There was one such little place that became extremely dangerous for several years called Shumba Alta. It would have been outright foolish for us to send a truck of cacao through there unarmed.

To ignore reality in that way would have been irresponsibly naive. Furthermore, we needed a gunman who was willing to shoot. Sometimes bullies need to see that you aren't afraid to punch them in the nose. Potential truck thieves needed to see and feel that the man with the gun meant business.

We found just such a man, and our shipments were always successful. However, if we would have convinced ourselves that the situation was impossible, we never could have sent cacao out of campo to make chocolate, and our project would have died in its infancy.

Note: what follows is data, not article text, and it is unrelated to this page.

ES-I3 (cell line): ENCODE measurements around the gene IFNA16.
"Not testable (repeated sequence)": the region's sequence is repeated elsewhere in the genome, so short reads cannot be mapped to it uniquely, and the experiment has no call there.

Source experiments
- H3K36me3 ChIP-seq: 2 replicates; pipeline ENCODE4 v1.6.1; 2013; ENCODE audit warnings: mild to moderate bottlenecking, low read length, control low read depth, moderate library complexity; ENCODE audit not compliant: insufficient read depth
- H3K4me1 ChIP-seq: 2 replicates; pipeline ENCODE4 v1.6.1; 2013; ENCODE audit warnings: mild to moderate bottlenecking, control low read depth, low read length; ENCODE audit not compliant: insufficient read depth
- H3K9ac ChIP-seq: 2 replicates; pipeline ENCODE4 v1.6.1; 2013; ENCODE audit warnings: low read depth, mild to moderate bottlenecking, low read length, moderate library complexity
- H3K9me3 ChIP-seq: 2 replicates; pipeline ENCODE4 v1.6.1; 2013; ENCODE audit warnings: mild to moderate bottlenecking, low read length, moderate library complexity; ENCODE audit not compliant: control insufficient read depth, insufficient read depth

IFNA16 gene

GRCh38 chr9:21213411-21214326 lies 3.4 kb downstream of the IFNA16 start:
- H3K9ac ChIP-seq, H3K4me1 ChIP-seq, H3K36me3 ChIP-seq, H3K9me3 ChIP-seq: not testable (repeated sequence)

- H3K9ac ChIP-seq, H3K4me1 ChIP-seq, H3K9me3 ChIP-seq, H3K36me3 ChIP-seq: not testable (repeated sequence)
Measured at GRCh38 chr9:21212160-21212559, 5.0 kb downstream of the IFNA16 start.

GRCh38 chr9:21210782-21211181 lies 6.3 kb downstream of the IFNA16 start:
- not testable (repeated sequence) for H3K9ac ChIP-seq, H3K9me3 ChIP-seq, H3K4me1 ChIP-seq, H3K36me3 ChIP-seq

Here is what I take from all of this. One should always maintain hope and optimism for the future. To abandon hope and optimism is to fall into despair and to despair is to sacrifice your very life.

Meanwhile, one should always attempt to have a realistic and sober view of the facts and should make honest preparations to deal with them.

We're not allowed to lie to ourselves. Lying can happen in two ways.

We can tell ourselves that things are better than they actually are. In this scenario we tell ourselves that we'll be home by Christmas. This sets us up for extreme disappointment.

Or we can tell ourselves that things are worse than they actually are. In this scenario we tell ourselves that we could never send a truck through Shumba Alta, it is too dangerous. If it actually is too dangerous, we shouldn't send a truck.

However, if there is a solution and we are unwilling to accept the solution, this lie leads to unnecessary inaction, and this will take us right back to despair and fatalism, nothing matters anyway, so why try.

In summation, once we've faced reality and made our preparations for it, the best course is to maintain supreme optimism and strive for success.

Thank you so much for your time today.

I hope that you have a truly blessed day!